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Click on 'Green' Rewards From Your State

Government agencies dole out money for energy-efficiency appliances and homes. Here's where to find the information.

Maybe you've read about celebrities greening their homes with solar panels and wondered about doing the same. Or you've thought about trading in your leaky windows for something more efficient. Or you just bought an Energy Star-approved washer/dryer. You've heard your state has programs that give rewards for such green-friendly moves but don't know where to find out about them.

I uncovered a source. The

Clean Energy States Alliance

is a coalition of 18 states that have established programs and goals around building a market for clean, renewable energy.

The site is typically bureaucratic with virtually no information for consumers. But it has links to a number of resources that consumers can use.

For starters, it has links to its members' Web sites. Some, like the Alaska Energy Authority and the California Energy Commission, have little that's of direct interest to consumers. But other sites were very helpful.

I was able to link to Web sites for residents of

New York







that were easy to navigate and had good information for consumers.

I was able to easily click through to information about incentives for installing

home solar voltaic systems

in New York and a

TheStreet Recommends

leasing program

intended to make solar-powered electricity affordable in Connecticut. I found out how to get

cash back

for a new Energy Star-qualified water heater in Wisconsin. And links to a

host of incentives

for Oregonians for generating solar-powered hot water and electricity, and upgrading to more energy-efficient appliances, windows and other things.

Of course, some of the Web sites provide you with information, but not a lot of tools for interpreting it. For example, New York's Power Naturally site lists the incentives that residents can receive for installing home-based wind turbines of different sizes, but no guidance on how to tell which one is appropriate in a given situation.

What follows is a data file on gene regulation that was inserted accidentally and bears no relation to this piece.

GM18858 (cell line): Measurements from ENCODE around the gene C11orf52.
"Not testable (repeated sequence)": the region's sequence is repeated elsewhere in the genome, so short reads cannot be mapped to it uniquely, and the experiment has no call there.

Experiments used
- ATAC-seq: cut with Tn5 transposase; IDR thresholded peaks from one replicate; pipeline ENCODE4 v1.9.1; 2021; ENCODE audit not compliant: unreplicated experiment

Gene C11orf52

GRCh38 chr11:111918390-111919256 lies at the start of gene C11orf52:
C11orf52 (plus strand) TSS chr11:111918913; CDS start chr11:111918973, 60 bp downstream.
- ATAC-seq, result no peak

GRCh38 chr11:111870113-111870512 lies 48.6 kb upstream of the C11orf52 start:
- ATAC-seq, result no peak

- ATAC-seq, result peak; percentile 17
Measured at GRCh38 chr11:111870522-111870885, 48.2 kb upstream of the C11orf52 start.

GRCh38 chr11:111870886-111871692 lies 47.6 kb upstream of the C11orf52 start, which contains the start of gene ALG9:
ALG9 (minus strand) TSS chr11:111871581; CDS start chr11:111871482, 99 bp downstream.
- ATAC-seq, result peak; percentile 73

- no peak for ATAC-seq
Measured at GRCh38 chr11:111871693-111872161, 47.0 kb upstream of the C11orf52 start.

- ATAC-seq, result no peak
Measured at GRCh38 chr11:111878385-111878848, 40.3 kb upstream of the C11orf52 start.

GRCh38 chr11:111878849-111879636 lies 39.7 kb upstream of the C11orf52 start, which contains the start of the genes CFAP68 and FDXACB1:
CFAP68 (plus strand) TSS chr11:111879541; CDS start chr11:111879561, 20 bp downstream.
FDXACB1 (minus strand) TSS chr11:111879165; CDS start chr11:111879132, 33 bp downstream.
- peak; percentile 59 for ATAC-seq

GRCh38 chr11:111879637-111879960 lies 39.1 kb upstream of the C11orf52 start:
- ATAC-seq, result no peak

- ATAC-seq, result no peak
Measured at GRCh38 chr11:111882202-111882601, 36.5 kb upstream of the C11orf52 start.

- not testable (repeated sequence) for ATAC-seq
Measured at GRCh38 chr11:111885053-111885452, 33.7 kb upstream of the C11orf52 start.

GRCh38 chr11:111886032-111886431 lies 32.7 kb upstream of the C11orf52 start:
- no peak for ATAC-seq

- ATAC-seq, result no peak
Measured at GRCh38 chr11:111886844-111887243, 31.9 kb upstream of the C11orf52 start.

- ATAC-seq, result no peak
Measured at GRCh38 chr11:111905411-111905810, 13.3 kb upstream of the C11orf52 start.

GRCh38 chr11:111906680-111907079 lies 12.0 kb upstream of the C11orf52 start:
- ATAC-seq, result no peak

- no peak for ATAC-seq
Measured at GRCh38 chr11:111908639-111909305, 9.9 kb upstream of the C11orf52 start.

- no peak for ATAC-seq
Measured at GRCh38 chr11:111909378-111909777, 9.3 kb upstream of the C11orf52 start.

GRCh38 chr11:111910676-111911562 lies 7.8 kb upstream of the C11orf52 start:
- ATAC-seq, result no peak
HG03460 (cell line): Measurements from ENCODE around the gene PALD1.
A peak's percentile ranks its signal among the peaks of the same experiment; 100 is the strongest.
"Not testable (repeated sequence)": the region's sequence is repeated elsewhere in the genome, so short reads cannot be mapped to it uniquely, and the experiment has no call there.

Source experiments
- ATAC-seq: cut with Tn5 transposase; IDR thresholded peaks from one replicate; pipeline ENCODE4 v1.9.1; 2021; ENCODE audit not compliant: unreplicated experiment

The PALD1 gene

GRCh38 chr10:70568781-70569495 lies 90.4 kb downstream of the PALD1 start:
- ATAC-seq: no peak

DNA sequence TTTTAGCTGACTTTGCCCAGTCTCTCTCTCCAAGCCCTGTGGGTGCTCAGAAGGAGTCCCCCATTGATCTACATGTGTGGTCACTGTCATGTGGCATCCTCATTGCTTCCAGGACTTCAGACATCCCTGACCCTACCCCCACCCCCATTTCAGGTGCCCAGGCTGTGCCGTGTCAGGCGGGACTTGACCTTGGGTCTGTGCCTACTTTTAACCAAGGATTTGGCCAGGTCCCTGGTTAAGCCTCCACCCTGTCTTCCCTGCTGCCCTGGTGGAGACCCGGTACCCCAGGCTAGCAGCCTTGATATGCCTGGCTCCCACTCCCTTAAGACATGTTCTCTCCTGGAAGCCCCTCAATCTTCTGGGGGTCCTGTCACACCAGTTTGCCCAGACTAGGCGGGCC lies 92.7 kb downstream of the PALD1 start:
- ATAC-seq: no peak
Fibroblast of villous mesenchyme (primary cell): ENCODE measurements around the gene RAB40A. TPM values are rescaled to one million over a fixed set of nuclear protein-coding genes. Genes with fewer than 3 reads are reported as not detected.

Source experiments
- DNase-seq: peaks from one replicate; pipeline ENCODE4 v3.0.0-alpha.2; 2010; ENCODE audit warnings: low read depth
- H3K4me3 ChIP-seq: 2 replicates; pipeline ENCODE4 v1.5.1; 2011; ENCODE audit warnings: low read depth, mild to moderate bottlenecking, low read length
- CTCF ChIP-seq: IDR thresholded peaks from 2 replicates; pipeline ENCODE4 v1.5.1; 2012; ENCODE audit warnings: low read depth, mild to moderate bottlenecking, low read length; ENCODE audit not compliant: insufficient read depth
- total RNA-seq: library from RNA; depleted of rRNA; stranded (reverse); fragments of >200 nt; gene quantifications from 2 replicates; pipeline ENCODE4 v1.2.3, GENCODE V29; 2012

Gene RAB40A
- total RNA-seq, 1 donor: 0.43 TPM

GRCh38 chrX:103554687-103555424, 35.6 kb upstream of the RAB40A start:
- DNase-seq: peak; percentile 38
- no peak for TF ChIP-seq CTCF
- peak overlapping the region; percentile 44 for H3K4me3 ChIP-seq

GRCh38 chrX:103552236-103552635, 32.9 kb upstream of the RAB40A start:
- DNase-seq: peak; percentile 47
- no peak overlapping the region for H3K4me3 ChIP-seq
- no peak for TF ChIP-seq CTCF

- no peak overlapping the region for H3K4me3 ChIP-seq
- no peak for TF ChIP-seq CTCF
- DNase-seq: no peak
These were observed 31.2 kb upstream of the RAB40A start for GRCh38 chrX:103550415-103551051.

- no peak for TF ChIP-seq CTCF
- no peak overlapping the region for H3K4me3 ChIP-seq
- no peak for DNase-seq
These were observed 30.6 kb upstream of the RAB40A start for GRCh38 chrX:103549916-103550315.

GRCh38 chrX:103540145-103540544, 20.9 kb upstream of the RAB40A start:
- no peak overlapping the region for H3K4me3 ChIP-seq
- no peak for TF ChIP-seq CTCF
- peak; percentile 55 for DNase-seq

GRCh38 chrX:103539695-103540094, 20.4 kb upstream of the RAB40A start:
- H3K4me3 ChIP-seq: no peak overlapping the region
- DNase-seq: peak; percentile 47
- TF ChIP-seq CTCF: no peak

And it would be handy for Ct. Clean Energy to provide a calculator to help you determine how much money, if any, you would save on electricity by leasing a solar voltaic system. You're left to do the back-of-a-napkin estimates on your own.

But it's still a good place to start. If your state doesn't yet have helpful programs, you can link to the Department of Energy's Web site and find out about federal

tax credits

for energy-efficiency improvements and solar energy.

And if you aren't sure what your state offers, check out the

Database of State Incentives for Renewables and Efficiency


It's worth spending a few minutes on these Web sites if you bought any appliances, purchased a new, energy-efficient home or made any major energy-conserving improvements on your house in the past year, or if you plan to this year.

You could wind up benefiting from federal and state tax breaks and direct rebates that are not always well-publicized but that will put some green in your pocket in exchange for putting some greener fixtures in your home. And who can't use more greenbacks these days?

Eileen P. Gunn writes about the business of life and is the author of "Your Career Is An Extreme Sport." You can learn more about her at

her Web site.